Until now the body says there has been no process under which organisations could apply for funding.

    Under the plans, all existing organisations are able to apply and new organisations will also be eligible for funding.

    Decisions will be made over funding depending on the "context of a clear set of strategic priorities and the reduced resources available".

    The council's head, Dame Liz Forgan said, although funding cuts will have a "severe impact" on their budget, they will not "dent the shape of our ambitions for the arts and audiences in this country".

    She added: "Salami slicing our portfolio of organisations would never have been an appropriate long-term response, regardless of our settlement. That is why a vision for the future is so important to us.

    "We want to build a portfolio where organisations, large, medium and small, are able to prosper as well as survive."

    The applications will be renewed every few years.

    Some successful applicants will also be asked support smaller companies by providing facilities and expertise.

    The BBC's arts editor Will Gompertz says the council has given itself a "could do better report, especially when it comes to handing out taxpayers' money".

    But former Arts Council chairman Sir Gerry Robinson feels the changes are misjudged.

    He told the BBC: "You need to be brave enough to say 'here are the organisations we are going to fund and 'I'm sorry', here are the ones we are not'.

    "When you hear about this new process, it's like a cowardly way of not facing up to the difficult decisions that you're going to have to face if the money is not available."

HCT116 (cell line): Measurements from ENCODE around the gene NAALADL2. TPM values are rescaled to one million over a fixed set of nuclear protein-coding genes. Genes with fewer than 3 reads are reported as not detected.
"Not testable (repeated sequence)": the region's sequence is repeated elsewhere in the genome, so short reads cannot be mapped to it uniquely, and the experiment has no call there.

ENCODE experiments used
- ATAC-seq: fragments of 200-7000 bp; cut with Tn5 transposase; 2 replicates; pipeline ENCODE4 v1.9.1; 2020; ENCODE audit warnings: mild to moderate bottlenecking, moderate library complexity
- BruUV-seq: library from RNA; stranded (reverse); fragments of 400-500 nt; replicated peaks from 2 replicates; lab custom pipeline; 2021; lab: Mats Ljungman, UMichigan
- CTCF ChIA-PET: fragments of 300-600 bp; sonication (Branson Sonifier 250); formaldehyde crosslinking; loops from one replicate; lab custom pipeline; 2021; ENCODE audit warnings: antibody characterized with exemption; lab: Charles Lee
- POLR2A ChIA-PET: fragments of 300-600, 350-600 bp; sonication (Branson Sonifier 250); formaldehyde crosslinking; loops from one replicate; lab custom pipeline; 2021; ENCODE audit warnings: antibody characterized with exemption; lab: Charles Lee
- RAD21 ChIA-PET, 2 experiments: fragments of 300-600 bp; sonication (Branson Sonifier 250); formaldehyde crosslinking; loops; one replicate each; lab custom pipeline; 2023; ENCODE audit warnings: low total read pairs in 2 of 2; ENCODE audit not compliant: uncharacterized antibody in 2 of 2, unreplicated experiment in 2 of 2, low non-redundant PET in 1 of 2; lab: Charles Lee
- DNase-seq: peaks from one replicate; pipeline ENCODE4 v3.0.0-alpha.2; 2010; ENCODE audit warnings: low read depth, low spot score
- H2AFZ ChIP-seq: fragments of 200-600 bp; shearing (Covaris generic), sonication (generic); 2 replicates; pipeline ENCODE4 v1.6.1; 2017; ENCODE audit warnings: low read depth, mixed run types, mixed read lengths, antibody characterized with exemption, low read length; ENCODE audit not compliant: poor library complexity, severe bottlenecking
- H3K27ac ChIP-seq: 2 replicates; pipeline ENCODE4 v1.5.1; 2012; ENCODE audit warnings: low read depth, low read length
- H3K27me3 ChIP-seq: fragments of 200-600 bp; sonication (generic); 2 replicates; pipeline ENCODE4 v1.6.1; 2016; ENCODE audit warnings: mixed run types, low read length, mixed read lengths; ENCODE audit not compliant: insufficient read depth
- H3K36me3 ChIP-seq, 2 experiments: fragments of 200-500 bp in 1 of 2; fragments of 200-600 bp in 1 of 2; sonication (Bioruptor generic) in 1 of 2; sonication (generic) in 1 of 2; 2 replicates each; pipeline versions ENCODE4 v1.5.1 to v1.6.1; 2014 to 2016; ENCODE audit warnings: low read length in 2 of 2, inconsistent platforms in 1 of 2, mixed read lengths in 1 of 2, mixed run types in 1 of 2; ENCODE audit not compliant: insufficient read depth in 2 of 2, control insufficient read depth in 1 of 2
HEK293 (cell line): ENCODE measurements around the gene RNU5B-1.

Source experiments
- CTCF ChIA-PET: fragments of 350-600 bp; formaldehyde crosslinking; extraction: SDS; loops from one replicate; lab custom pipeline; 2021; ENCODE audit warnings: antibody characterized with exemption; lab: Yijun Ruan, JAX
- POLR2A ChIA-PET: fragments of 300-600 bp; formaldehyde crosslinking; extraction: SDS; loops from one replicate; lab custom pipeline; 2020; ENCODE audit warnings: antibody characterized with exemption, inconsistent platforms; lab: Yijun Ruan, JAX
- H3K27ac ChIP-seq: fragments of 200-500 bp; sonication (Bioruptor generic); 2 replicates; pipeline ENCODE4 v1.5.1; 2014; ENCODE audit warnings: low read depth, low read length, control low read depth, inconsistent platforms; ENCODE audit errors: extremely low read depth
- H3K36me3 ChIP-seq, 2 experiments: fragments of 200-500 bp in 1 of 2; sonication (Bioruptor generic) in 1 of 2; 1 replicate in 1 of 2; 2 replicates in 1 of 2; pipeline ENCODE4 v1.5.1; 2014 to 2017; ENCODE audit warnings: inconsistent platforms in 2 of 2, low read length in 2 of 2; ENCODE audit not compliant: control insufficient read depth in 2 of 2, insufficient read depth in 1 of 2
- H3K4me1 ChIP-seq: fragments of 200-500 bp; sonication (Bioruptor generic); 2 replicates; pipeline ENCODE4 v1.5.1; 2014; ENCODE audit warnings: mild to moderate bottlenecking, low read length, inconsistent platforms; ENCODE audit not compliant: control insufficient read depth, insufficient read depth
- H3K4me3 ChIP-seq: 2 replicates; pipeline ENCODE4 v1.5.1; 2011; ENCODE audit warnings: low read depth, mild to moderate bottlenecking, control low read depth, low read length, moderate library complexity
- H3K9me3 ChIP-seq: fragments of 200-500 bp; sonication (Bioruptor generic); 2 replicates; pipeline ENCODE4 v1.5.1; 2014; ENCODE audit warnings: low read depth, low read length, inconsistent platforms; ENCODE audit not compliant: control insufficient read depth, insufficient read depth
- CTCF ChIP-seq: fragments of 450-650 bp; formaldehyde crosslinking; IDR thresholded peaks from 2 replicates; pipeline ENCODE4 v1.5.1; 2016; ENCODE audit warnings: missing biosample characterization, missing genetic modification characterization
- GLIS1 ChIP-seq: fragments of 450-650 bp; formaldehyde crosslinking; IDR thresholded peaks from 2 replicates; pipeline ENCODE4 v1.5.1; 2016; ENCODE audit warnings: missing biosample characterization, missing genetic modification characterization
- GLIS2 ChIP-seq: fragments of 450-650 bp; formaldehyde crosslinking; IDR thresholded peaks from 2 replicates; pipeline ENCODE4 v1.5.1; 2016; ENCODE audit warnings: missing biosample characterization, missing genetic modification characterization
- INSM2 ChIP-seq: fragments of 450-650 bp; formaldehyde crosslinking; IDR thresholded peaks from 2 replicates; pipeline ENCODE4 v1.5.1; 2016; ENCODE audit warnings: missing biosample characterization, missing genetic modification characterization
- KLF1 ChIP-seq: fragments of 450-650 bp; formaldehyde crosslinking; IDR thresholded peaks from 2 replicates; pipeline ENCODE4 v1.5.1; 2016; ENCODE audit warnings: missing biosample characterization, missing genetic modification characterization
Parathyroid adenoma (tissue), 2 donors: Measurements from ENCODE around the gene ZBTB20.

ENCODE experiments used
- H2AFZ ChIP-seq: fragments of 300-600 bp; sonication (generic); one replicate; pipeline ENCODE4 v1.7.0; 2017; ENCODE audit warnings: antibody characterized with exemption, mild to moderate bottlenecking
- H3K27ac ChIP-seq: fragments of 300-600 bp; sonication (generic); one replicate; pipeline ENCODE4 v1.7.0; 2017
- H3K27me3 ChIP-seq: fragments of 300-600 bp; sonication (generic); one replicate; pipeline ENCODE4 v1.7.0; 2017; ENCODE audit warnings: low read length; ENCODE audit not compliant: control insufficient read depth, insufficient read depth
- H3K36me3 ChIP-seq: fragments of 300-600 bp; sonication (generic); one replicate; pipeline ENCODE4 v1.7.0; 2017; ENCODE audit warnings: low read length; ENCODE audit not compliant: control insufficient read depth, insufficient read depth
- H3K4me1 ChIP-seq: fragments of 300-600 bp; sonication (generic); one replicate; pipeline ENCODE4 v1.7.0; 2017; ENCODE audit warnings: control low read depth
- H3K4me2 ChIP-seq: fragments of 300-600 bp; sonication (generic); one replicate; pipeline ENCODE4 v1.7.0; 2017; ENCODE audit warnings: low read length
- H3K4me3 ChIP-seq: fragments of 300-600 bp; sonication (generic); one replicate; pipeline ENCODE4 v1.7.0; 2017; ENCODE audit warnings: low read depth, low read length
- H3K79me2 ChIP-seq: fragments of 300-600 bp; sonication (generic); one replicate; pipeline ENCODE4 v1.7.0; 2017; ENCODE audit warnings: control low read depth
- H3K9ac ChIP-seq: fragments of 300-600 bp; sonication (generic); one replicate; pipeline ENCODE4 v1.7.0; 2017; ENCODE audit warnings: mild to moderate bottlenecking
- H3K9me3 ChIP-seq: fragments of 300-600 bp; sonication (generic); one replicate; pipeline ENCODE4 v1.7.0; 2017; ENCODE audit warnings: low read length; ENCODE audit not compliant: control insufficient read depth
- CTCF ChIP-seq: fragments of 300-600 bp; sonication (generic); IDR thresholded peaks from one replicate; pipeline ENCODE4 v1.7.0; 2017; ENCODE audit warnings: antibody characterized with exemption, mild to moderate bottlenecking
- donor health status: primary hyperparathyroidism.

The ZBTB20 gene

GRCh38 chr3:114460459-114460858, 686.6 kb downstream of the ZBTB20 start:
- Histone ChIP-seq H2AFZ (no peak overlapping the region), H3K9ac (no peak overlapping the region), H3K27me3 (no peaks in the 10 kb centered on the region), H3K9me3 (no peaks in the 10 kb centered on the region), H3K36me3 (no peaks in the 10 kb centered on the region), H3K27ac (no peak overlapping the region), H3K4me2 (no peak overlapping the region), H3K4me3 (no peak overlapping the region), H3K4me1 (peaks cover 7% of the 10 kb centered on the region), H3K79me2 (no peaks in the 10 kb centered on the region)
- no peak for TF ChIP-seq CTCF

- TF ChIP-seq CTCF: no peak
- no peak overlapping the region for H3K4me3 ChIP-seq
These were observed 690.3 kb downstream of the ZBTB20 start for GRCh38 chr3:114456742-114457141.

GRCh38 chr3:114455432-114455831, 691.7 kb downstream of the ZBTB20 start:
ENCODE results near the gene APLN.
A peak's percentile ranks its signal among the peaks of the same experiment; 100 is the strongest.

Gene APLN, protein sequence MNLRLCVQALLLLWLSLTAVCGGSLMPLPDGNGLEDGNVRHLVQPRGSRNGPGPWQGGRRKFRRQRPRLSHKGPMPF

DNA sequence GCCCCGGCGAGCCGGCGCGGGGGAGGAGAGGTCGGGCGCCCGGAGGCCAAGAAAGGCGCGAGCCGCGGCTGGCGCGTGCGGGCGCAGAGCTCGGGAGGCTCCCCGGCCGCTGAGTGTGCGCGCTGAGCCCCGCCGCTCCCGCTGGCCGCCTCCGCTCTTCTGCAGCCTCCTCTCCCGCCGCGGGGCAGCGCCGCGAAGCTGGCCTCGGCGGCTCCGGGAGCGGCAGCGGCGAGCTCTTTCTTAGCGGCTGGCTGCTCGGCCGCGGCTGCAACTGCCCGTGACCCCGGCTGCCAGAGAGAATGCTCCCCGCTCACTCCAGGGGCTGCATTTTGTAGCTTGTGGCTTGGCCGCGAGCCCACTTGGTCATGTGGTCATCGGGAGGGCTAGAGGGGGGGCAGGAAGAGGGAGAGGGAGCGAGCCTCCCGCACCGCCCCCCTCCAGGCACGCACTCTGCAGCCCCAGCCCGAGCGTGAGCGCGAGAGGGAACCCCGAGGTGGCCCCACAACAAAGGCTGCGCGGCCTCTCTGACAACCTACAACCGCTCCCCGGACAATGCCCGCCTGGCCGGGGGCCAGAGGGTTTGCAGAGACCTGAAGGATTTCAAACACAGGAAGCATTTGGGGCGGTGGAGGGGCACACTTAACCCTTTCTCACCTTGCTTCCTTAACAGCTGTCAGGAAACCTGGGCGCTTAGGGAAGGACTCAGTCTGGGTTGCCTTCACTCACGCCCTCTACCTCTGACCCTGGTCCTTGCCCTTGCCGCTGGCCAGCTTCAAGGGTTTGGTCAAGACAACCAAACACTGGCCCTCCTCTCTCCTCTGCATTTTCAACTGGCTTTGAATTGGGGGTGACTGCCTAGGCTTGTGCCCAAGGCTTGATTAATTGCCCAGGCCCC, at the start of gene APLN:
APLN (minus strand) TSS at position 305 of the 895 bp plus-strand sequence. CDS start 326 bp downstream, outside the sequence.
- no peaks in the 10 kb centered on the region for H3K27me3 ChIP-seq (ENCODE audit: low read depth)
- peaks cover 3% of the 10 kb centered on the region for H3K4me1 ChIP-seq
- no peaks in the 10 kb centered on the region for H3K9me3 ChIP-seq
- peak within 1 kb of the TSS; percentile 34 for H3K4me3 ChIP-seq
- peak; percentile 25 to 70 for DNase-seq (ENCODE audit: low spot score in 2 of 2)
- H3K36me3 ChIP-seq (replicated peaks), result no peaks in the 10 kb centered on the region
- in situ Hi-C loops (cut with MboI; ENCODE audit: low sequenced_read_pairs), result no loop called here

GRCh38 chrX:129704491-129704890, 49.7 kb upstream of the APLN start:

In Scotland, Wales and Northern Ireland the devolved governments decide how much they will spend on the arts, out of the total money they are given by Westminster.

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    My first attempt at reviewing opera...

    The Turn of the Screw: Opera North – The Lowry, Salford

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    I'm reviewing this at The Lowry for The Public Reviews on Monday. The subject matter is rather alien to me but I have enjoyed Ballet Lorent before so I'm looking forward to it.

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    Balletboyz have announced a 2011 tour featuring a mixed bill performed by their new young male company The Talent. 2011 marks the company's 10th anniversary.

    There is no Manchester date as yet....

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    I liked parts of this production and like Lorent's dancers very much - it was especially good to see Gary Clarke again - but a subject which probably has great resonance for people who have or have had a baby really doesn't make any connection with me, alas. In parts boring, baffling and only occasionally truly entertaining.

    Blood, Sweat & Tears: Ballet Lorent – The Lowry Theatre, Salford

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  • 11/17/10--02:34: The dark side of Cinderella
  • Cinderella: you shall go to the bombing 

    Move over, Nutcracker. Cinderella is the big ballet this festive season. Judith Mackrell reports on four ambitious new productions – one of them set during the Blitz